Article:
It's Time To Celebrate Mardi Gras!
If you've been to a New Orleans Mardi Gras, you know what a memorable experience it can be. Mardi Gras – a celebration to prepare for Lent's 40 days of fasting before Easter – dates back to the Middle Ages. When French explorer Pierre le Moyne d'Iberville arrived in New Orleans in 1699, he brought the annual tradition of Mardi Gras with him. After 150 years of lavish Mardi Gras balls hosted by wealthy Creole society, it was in 1857 that the first Mardi Gras parade was held – a tradition that continues today. Shimmering floats, elaborate costumes, masks, and sparkling beads thrown to festival goers – combine that with Creole and Cajun food, King cake, and free-flowing adult libations and you have the essence of Mardi Gras.
You can capture some of that same festive atmosphere at your own table this year – and it starts with Louisiana Chicken and Andouille Gumbo. This spicy dish is named after the West African word for okra, but the heart of any gumbo is its roux. The roux is an important part of French cuisine, such as in a bechamel sauce, and is a blend of butter or oil and flour. The roux is used as both a thickener and for its flavor, which is enhanced the longer it cooks. When the roux is cooked until its color resembles melted milk chocolate or even mahogany, the earthy flavor it imparts to gumbo is what makes this dish so delectable.
My Louisiana Chicken and Andouille Gumbo was inspired by the many gumbos I've enjoyed over the years. Onion and garlic powders, cayenne pepper, freshly ground black pepper, paprika, and several dashes of Tabasco ensure plenty of spicy flavor. Celery, green bell peppers, onion, and sliced okra cradle the spicy andouille sausage and shredded chicken. Served in a bowl over a bed of steamed white rice, this gumbo makes you sit up and take notice.
But what is Mardi Gras without a festive atmosphere to celebrate it? I decorate my table in traditional colors of gold, green, and purple using linens, strands of beads, candles, and masks I've collected over the years. Add a King cake from your local bakery, and you're all set. Just remember….whoever finds the little plastic baby in the cake must buy the King cake next year! Happy Mardi Gras!
Louisiana Chicken and Andouille Gumbo
- 2 skinless chicken thighs
- 1 skinless chicken breast
- 7 cups water
- 1 bay leaf
- ½ large onion, peeled and halved
- 1 stalk celery with leaves
- 1 carrot, peeled, trimmed, and cut in half crosswise
Place ingredients in a large stockpot, cover, and bring to a boil over medium-high heat, skimming foam from the top of the liquid. Reduce heat to low, simmer 30 minutes, transfer chicken to a plate until it is cool enough to handle, and reserve broth. Remove meat chicken from the bones, chop or shred the chicken, and discard bones. Strain the broth and set it aside, discarding cooked vegetables. This may be done one day in advance, covered, and chilled.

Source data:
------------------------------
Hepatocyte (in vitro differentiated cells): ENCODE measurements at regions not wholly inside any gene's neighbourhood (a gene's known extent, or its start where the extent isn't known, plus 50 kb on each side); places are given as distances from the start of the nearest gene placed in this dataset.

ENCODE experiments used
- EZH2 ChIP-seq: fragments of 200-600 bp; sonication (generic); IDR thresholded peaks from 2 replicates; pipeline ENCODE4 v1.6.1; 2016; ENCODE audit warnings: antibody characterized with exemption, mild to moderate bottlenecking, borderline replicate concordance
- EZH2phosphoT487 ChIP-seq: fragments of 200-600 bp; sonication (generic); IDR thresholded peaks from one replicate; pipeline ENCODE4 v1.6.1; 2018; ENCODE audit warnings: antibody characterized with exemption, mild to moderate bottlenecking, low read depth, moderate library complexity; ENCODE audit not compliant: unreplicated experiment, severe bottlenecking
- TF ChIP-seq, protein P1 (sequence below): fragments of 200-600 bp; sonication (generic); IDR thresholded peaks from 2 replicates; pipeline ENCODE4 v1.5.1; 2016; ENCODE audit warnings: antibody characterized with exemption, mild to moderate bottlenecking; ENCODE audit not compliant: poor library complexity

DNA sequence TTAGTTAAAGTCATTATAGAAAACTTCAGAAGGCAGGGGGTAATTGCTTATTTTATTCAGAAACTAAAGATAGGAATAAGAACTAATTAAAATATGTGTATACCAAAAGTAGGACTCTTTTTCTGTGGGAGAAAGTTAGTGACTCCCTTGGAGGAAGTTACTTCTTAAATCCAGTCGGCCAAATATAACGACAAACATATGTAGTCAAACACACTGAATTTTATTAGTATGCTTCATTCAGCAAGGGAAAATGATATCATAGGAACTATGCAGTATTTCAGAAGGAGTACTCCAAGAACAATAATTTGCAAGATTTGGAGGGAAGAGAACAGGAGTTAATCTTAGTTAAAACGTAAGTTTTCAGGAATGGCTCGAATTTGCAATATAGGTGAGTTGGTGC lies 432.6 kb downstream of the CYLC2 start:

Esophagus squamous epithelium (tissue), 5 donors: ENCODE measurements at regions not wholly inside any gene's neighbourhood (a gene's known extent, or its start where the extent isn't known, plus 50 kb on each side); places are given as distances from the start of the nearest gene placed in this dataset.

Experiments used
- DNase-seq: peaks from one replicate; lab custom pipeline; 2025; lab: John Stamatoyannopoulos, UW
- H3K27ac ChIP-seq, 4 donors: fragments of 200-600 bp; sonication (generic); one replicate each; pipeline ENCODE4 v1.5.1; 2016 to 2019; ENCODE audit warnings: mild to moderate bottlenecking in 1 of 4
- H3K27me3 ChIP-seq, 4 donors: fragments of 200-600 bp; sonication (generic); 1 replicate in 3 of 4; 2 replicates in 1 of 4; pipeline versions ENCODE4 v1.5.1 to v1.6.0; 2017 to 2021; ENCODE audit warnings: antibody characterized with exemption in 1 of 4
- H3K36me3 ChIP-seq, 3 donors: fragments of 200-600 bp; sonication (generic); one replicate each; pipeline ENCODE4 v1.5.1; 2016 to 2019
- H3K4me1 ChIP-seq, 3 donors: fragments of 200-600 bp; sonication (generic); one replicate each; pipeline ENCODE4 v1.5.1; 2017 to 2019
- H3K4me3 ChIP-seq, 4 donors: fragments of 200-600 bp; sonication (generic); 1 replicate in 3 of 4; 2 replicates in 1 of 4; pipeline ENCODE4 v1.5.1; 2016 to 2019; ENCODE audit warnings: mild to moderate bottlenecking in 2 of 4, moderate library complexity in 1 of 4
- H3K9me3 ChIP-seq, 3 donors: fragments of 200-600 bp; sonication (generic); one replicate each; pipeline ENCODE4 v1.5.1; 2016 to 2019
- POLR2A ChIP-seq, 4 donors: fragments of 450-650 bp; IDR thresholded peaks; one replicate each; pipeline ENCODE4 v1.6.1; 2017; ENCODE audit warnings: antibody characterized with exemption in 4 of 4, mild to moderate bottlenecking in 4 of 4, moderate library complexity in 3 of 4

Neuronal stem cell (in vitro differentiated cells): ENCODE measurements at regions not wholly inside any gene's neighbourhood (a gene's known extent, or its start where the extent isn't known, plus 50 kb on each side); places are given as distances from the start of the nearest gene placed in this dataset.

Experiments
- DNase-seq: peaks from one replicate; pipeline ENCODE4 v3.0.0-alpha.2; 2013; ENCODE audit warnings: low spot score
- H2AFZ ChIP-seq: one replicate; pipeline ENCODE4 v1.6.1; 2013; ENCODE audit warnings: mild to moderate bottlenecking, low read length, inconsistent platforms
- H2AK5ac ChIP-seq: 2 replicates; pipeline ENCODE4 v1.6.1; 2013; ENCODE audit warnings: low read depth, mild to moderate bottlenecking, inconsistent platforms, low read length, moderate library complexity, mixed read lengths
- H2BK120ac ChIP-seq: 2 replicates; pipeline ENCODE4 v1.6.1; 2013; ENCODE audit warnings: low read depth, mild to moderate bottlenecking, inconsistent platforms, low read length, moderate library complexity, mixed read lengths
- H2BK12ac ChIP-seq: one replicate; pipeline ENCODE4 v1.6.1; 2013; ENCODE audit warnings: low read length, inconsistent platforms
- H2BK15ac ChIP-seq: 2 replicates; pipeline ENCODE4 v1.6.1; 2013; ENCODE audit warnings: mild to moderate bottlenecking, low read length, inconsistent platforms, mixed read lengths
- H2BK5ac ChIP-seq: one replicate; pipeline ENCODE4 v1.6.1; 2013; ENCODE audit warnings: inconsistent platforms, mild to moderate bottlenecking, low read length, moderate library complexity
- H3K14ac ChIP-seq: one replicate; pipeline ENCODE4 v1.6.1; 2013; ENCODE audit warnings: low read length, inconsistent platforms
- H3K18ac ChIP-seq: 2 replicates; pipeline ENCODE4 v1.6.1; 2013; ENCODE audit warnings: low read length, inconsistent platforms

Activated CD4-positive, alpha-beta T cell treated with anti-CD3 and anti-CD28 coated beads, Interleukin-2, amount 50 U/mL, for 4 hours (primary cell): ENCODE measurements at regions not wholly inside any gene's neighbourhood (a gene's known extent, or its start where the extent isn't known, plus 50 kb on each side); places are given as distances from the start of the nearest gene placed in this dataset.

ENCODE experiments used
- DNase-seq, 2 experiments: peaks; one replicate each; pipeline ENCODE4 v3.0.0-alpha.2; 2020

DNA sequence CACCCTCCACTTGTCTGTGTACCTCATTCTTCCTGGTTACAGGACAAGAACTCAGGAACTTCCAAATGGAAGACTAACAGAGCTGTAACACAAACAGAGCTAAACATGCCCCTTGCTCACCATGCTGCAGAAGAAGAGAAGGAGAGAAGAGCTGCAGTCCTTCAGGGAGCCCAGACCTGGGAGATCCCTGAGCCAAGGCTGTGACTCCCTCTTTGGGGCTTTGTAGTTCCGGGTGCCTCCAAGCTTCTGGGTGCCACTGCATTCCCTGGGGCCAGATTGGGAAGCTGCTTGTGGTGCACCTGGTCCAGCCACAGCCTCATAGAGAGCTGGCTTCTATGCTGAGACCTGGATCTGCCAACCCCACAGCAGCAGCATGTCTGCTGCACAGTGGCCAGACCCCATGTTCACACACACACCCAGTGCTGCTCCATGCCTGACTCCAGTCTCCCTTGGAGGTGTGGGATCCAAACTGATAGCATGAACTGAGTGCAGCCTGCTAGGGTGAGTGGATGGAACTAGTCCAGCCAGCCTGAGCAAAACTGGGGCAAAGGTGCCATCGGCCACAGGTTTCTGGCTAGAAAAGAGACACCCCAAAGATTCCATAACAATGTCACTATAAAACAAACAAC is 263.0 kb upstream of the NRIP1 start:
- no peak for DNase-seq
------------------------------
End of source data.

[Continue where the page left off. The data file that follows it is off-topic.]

- 1 cup canola or vegetable oil, for roux
- 1 cup flour
- 2 tablespoons canola oil, for sautéing
- 2 large stalks celery, rinsed and sliced
- 2 large green bell peppers, rinsed, seeded, and coarsely chopped
- 1 cup sweet onion, peeled and coarsely chopped
- 2 teaspoons coarse kosher or sea salt
- 2 teaspoons onion powder
- 1 teaspoon garlic powder
- 1 teaspoon cayenne pepper
- ½ teaspoon freshly ground black pepper
- ½ teaspoon paprika
- 12 ounces andouille sausage, sliced
- 12-ounce package frozen okra, thawed
In a small bowl, stir together salt, onion powder, garlic powder, cayenne pepper, black pepper, and paprika, and set it aside.
In a medium skillet, whisk together 1 cup canola oil and the flour until smooth. Cook over medium-low heat, whisking constantly, until the roux turns the deep brown color of milk chocolate, about 20 to 25 minutes. Take care the roux doesn’t burn. Set it aside.
Preheat a Dutch oven over medium heat, add 2 tablespoons oil, and swirl to coat the bottom of the pan. Add celery, bell peppers, and onion, and saute 5 minutes until they begin to soften. Stir in the chopped chicken. Sprinkle most of the reserved seasoning mix over the vegetables and chicken, reserving 1 teaspoon for later, and toss well to coat. Cook 2 minutes, stirring constantly. Stir in 6 cups of the reserved chicken broth and the dark roux. Raise the heat to medium-high and cook, uncovered, 15 to 20 minutes.
Meanwhile, sauté sliced sausage in a medium skillet over medium heat 5 to 8 minutes, or until it is lightly browned on all sides. Add to the gumbo and cook, uncovered, 30 minutes, stirring occasionally.
Stir in okra and check seasonings. Add remaining spice mixture and several drops of Tabasco, if desired. Cover and cook 15 minutes, stirring occasionally, as the gumbo thickens. If the gumbo is too thick, add additional broth a little at a time. Serve in large bowls over cooked rice.
Yield: 6 to 8 servings